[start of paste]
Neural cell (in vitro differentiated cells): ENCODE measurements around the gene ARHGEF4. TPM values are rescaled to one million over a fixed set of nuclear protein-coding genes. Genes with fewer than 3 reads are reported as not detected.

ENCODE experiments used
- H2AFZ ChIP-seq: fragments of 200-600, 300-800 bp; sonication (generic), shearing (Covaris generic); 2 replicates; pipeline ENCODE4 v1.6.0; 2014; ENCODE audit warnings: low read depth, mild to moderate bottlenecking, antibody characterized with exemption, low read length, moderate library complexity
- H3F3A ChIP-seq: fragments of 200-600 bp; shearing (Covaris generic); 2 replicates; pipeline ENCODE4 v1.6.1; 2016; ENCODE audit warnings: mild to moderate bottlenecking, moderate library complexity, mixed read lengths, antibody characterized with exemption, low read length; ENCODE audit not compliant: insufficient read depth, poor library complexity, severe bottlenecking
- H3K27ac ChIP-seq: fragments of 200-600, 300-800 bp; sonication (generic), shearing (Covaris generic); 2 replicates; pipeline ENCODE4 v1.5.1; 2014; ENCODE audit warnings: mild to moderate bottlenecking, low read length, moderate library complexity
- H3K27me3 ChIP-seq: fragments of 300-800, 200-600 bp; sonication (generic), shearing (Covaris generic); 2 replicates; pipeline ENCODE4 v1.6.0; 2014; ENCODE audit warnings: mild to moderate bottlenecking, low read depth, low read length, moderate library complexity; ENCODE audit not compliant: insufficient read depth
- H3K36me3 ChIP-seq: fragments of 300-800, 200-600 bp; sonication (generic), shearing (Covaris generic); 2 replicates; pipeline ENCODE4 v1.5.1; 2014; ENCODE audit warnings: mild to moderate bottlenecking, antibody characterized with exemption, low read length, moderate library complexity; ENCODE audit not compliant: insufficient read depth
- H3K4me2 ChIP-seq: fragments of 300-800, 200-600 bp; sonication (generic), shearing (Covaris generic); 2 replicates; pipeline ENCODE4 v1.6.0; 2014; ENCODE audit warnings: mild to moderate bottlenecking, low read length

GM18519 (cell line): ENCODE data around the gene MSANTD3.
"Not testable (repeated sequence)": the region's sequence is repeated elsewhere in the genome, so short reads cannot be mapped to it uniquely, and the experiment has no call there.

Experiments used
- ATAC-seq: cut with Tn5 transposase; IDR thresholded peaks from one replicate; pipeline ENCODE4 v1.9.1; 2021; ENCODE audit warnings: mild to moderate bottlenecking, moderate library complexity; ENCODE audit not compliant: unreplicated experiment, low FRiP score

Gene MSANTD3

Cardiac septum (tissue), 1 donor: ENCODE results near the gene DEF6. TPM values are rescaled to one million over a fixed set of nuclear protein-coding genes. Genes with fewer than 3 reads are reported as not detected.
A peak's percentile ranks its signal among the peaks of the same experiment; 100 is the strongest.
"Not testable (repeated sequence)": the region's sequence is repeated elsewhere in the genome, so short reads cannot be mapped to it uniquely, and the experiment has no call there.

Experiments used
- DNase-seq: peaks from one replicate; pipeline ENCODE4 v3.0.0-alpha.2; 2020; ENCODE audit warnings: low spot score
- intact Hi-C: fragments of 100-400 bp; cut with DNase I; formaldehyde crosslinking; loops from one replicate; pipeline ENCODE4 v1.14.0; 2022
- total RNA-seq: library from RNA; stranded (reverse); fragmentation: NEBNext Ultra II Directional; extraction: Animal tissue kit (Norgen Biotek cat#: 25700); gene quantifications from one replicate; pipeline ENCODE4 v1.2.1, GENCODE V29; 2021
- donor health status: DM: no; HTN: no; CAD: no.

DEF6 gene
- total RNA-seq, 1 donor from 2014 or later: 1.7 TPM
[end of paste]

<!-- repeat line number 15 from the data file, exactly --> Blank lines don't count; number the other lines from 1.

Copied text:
A peak's percentile ranks its signal among the peaks of the same experiment; 100 is the strongest.